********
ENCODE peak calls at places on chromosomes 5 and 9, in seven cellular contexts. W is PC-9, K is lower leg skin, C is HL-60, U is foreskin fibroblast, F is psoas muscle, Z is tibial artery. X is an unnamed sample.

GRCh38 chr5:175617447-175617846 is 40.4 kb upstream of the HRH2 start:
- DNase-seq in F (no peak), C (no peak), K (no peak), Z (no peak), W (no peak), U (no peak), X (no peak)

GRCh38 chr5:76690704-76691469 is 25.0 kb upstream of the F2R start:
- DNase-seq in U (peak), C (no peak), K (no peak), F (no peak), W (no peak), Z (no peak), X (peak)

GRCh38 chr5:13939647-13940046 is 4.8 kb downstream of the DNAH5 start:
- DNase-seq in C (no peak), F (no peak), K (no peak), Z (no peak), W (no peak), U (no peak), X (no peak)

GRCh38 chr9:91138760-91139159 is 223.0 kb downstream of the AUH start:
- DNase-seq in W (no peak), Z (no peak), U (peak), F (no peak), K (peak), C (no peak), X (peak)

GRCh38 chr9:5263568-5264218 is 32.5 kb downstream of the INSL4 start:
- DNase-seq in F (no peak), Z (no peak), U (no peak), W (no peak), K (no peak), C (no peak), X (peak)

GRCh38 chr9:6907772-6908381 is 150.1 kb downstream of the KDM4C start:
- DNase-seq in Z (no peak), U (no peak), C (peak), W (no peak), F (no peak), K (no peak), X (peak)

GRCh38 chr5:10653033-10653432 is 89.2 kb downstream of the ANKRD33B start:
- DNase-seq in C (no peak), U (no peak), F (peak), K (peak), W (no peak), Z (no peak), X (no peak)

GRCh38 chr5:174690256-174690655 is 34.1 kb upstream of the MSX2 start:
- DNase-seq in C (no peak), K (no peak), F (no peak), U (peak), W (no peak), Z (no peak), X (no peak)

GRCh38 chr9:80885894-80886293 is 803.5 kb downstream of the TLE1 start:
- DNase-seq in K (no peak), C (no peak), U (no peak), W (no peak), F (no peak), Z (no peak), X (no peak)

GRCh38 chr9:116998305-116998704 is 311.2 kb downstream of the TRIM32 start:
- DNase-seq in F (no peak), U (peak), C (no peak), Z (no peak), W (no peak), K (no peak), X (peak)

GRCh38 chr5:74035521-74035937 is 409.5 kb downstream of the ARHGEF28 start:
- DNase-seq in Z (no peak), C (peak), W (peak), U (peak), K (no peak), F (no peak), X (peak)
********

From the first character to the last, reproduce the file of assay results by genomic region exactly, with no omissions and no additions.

ENCODE peak calls at places on chromosomes 5 and 9, in seven cellular contexts. W is PC-9, K is lower leg skin, C is HL-60, U is foreskin fibroblast, F is psoas muscle, Z is tibial artery. X is an unnamed sample.

GRCh38 chr5:175617447-175617846 is 40.4 kb upstream of the HRH2 start:
- DNase-seq in F (no peak), C (no peak), K (no peak), Z (no peak), W (no peak), U (no peak), X (no peak)

GRCh38 chr5:76690704-76691469 is 25.0 kb upstream of the F2R start:
- DNase-seq in U (peak), C (no peak), K (no peak), F (no peak), W (no peak), Z (no peak), X (peak)

GRCh38 chr5:13939647-13940046 is 4.8 kb downstream of the DNAH5 start:
- DNase-seq in C (no peak), F (no peak), K (no peak), Z (no peak), W (no peak), U (no peak), X (no peak)

GRCh38 chr9:91138760-91139159 is 223.0 kb downstream of the AUH start:
- DNase-seq in W (no peak), Z (no peak), U (peak), F (no peak), K (peak), C (no peak), X (peak)

GRCh38 chr9:5263568-5264218 is 32.5 kb downstream of the INSL4 start:
- DNase-seq in F (no peak), Z (no peak), U (no peak), W (no peak), K (no peak), C (no peak), X (peak)

GRCh38 chr9:6907772-6908381 is 150.1 kb downstream of the KDM4C start:
- DNase-seq in Z (no peak), U (no peak), C (peak), W (no peak), F (no peak), K (no peak), X (peak)

GRCh38 chr5:10653033-10653432 is 89.2 kb downstream of the ANKRD33B start:
- DNase-seq in C (no peak), U (no peak), F (peak), K (peak), W (no peak), Z (no peak), X (no peak)

GRCh38 chr5:174690256-174690655 is 34.1 kb upstream of the MSX2 start:
- DNase-seq in C (no peak), K (no peak), F (no peak), U (peak), W (no peak), Z (no peak), X (no peak)

GRCh38 chr9:80885894-80886293 is 803.5 kb downstream of the TLE1 start:
- DNase-seq in K (no peak), C (no peak), U (no peak), W (no peak), F (no peak), Z (no peak), X (no peak)

GRCh38 chr9:116998305-116998704 is 311.2 kb downstream of the TRIM32 start:
- DNase-seq in F (no peak), U (peak), C (no peak), Z (no peak), W (no peak), K (no peak), X (peak)

GRCh38 chr5:74035521-74035937 is 409.5 kb downstream of the ARHGEF28 start:
- DNase-seq in Z (no peak), C (peak), W (peak), U (peak), K (no peak), F (no peak), X (peak)